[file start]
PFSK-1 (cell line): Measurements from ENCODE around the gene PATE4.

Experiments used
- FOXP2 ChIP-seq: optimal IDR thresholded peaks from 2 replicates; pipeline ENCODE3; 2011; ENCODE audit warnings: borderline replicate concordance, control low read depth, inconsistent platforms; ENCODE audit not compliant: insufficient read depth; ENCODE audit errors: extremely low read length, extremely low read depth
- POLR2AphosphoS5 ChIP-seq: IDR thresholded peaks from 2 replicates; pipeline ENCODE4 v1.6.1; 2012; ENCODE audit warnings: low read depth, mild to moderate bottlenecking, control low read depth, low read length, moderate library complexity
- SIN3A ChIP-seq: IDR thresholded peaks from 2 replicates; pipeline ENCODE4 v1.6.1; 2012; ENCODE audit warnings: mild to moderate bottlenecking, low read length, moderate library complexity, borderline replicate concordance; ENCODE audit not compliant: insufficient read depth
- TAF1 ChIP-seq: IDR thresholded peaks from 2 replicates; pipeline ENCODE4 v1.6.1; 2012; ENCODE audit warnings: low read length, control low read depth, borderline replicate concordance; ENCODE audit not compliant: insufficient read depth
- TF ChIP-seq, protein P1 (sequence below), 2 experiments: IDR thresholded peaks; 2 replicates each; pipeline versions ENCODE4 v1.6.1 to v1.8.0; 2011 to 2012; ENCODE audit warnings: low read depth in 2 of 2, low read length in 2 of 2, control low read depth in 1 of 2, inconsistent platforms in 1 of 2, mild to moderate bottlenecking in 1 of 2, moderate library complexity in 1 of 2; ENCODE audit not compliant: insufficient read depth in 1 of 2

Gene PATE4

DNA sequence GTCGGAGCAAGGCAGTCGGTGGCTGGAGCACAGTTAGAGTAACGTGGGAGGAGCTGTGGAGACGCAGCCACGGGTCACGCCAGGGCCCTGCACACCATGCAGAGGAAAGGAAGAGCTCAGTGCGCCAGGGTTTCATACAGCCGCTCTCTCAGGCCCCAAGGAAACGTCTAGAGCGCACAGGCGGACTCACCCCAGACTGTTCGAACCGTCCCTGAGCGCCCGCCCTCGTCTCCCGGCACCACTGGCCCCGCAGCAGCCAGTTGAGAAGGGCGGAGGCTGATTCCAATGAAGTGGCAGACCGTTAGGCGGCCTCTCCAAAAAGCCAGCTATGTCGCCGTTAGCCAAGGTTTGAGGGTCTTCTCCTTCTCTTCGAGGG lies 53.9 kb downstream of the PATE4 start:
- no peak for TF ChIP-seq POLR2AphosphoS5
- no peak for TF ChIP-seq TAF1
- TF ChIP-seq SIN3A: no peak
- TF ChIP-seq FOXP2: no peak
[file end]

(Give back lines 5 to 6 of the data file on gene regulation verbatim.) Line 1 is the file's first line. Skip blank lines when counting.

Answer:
- SIN3A ChIP-seq: IDR thresholded peaks from 2 replicates; pipeline ENCODE4 v1.6.1; 2012; ENCODE audit warnings: mild to moderate bottlenecking, low read length, moderate library complexity, borderline replicate concordance; ENCODE audit not compliant: insufficient read depth
- TAF1 ChIP-seq: IDR thresholded peaks from 2 replicates; pipeline ENCODE4 v1.6.1; 2012; ENCODE audit warnings: low read length, control low read depth, borderline replicate concordance; ENCODE audit not compliant: insufficient read depth